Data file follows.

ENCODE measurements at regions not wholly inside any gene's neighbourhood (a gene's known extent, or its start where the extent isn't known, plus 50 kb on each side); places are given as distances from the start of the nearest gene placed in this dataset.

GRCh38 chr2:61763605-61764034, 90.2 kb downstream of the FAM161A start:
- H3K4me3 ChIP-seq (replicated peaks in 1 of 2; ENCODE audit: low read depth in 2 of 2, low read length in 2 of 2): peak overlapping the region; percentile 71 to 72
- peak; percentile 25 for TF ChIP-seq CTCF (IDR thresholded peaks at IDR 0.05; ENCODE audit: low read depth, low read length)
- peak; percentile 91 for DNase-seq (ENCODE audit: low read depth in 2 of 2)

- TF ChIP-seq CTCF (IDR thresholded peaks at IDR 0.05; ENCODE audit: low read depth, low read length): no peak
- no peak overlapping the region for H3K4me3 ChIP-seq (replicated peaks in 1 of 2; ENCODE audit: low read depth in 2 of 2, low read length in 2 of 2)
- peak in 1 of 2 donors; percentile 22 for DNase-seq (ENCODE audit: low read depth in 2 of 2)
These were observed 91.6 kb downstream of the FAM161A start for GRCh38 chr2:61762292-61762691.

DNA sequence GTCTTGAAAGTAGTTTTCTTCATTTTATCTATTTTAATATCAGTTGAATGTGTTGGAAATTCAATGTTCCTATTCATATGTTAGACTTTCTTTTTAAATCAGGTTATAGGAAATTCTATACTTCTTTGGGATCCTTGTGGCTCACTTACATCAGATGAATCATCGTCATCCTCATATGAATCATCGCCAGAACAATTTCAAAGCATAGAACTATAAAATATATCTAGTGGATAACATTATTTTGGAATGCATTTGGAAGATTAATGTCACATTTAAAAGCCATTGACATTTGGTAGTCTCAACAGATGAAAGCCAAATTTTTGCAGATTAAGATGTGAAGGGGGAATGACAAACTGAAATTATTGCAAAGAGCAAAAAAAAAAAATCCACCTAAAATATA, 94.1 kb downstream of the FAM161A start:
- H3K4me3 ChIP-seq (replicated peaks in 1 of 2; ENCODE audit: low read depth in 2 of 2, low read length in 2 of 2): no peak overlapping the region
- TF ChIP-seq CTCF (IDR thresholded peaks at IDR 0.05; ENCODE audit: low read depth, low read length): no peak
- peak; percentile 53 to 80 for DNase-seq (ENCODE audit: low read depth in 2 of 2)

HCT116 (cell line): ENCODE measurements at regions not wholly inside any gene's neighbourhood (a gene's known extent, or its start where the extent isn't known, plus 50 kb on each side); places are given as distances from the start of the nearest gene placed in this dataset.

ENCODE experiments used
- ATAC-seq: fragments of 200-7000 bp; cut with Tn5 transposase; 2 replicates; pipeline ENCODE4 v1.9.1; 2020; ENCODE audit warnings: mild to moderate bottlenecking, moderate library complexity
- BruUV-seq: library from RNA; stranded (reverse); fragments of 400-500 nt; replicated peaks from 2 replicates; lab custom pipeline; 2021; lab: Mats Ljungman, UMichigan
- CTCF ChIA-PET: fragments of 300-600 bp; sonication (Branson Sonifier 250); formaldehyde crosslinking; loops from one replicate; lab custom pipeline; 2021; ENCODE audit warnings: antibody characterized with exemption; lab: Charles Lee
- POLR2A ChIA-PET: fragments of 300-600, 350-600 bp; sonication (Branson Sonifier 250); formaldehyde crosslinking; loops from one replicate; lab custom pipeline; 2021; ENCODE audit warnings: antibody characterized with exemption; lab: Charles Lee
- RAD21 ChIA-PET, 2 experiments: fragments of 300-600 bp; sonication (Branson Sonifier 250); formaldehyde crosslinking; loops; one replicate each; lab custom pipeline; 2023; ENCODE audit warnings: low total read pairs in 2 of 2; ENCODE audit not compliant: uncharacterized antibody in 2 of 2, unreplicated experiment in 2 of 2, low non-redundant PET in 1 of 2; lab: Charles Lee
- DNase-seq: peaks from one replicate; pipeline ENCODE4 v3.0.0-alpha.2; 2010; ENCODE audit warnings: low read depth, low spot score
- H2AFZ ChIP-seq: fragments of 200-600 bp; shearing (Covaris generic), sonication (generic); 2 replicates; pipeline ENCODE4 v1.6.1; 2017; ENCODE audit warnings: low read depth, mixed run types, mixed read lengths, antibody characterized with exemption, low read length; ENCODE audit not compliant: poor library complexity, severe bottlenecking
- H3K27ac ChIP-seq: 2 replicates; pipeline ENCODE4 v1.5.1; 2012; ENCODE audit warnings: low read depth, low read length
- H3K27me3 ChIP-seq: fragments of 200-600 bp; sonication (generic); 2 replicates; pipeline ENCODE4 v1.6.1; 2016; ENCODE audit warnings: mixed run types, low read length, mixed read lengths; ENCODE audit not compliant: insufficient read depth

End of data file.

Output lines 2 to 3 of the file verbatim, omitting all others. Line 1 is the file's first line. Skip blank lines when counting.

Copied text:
GRCh38 chr2:61763605-61764034, 90.2 kb downstream of the FAM161A start:
- H3K4me3 ChIP-seq (replicated peaks in 1 of 2; ENCODE audit: low read depth in 2 of 2, low read length in 2 of 2): peak overlapping the region; percentile 71 to 72